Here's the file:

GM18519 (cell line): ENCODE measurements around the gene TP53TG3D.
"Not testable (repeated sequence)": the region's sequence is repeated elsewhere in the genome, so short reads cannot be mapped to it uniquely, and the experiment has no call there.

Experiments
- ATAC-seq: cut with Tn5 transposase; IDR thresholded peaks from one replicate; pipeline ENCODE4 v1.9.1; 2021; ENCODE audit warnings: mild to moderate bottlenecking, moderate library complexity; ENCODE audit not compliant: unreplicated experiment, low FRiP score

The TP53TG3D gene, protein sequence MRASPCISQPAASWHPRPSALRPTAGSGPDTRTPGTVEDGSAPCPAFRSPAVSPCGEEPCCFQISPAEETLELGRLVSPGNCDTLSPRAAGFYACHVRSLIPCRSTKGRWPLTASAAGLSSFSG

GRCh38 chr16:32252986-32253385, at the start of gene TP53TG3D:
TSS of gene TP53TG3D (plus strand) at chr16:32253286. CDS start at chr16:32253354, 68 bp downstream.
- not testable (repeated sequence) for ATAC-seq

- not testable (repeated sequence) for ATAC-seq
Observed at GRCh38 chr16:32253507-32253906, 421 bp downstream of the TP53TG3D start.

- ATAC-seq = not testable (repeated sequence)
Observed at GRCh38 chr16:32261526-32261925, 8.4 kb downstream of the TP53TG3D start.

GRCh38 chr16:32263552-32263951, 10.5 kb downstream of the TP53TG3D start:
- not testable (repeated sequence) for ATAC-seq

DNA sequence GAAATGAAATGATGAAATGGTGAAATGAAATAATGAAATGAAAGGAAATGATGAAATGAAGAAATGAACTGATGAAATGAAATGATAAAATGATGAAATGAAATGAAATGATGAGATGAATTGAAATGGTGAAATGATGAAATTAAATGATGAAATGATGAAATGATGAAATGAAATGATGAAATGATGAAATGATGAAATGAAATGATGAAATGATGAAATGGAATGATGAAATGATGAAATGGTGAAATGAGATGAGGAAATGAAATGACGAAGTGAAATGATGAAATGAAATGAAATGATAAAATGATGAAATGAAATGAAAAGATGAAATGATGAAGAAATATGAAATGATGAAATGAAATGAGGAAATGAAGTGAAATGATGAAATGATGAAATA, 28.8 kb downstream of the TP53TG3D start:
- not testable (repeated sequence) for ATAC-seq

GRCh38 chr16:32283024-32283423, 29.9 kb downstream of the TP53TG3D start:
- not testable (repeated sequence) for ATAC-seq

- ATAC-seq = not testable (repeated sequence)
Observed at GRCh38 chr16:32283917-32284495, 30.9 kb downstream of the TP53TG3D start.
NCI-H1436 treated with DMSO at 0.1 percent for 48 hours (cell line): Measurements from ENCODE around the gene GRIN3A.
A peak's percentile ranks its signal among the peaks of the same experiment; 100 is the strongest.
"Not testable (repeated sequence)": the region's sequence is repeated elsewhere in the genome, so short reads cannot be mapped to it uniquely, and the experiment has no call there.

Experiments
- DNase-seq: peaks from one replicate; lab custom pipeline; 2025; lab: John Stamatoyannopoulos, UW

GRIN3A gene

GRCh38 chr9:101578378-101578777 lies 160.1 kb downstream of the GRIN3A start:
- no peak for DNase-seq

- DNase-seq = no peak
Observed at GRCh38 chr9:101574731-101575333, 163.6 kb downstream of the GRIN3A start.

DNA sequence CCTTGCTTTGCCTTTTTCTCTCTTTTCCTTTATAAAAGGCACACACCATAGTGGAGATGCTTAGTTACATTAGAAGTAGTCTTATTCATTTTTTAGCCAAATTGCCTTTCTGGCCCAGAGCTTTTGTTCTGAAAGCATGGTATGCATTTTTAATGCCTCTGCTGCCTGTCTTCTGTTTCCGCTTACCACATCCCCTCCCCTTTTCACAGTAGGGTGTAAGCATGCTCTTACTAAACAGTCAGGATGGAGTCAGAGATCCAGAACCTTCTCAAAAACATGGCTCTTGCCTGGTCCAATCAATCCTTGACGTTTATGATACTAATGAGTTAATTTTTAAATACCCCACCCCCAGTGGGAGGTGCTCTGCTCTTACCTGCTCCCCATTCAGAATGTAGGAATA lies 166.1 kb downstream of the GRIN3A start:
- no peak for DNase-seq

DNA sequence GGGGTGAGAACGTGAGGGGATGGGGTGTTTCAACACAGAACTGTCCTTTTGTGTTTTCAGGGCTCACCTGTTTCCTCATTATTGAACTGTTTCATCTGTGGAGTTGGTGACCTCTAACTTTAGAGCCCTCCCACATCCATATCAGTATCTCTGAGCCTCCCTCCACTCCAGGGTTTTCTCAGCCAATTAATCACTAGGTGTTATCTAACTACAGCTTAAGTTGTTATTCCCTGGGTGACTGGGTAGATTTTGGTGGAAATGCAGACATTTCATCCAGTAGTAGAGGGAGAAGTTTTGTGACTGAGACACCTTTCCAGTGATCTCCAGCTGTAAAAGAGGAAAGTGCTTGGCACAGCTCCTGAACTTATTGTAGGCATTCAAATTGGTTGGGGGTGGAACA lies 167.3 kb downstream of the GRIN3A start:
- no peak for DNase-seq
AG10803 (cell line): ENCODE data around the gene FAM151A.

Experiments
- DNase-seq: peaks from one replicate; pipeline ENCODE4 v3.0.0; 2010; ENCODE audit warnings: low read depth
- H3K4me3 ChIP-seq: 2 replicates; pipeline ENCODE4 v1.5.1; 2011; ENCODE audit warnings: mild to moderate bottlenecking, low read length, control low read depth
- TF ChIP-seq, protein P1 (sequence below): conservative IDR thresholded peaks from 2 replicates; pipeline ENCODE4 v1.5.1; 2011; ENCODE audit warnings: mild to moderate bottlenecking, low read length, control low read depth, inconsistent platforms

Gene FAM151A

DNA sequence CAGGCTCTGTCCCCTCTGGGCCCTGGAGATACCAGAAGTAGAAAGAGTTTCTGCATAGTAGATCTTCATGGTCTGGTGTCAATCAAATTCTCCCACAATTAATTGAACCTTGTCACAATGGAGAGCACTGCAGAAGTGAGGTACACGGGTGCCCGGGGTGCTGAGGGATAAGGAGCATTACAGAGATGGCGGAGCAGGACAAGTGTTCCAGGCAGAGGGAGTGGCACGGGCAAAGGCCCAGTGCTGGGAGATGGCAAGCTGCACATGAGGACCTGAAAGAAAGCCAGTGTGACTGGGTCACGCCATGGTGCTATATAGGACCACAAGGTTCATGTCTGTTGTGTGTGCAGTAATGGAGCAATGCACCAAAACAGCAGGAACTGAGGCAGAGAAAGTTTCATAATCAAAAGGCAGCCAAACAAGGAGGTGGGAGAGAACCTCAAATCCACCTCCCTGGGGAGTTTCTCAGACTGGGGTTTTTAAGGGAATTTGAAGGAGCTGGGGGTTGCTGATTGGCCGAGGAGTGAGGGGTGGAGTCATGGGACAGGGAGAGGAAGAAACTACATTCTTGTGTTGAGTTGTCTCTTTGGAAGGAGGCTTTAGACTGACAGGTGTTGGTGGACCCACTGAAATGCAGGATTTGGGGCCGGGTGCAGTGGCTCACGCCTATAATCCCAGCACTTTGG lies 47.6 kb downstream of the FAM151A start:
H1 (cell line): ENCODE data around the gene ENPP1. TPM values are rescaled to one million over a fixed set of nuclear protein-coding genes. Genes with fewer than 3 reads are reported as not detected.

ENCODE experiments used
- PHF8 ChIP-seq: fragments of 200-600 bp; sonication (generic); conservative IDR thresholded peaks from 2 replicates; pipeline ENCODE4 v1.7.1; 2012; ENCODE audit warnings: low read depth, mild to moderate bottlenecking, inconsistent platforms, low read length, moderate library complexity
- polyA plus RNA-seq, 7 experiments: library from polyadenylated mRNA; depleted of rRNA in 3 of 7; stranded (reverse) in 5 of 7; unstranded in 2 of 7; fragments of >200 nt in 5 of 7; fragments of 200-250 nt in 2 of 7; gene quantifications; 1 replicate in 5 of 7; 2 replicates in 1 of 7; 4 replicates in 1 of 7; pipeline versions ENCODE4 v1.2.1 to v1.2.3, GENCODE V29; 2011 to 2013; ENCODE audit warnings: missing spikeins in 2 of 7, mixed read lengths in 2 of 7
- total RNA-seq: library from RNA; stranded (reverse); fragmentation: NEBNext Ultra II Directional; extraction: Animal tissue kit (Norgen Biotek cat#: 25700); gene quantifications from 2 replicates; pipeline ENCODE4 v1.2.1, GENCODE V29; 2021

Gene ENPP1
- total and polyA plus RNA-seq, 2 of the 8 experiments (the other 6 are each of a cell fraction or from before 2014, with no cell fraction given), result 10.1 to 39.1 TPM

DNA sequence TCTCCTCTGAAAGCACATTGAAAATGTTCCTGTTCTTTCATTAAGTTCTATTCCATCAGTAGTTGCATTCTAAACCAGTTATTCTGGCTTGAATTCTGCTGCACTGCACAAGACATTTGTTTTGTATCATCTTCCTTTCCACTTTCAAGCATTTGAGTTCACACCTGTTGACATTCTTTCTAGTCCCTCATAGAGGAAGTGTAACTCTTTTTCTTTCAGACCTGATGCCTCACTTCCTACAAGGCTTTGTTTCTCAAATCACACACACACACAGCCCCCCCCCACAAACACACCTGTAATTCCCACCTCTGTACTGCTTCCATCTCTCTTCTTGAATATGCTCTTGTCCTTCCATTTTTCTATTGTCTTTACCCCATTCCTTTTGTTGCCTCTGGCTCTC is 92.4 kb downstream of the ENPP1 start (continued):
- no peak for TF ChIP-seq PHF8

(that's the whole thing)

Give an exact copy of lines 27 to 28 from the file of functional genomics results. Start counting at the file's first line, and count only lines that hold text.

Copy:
GRCh38 chr9:101578378-101578777 lies 160.1 kb downstream of the GRIN3A start:
- no peak for DNase-seq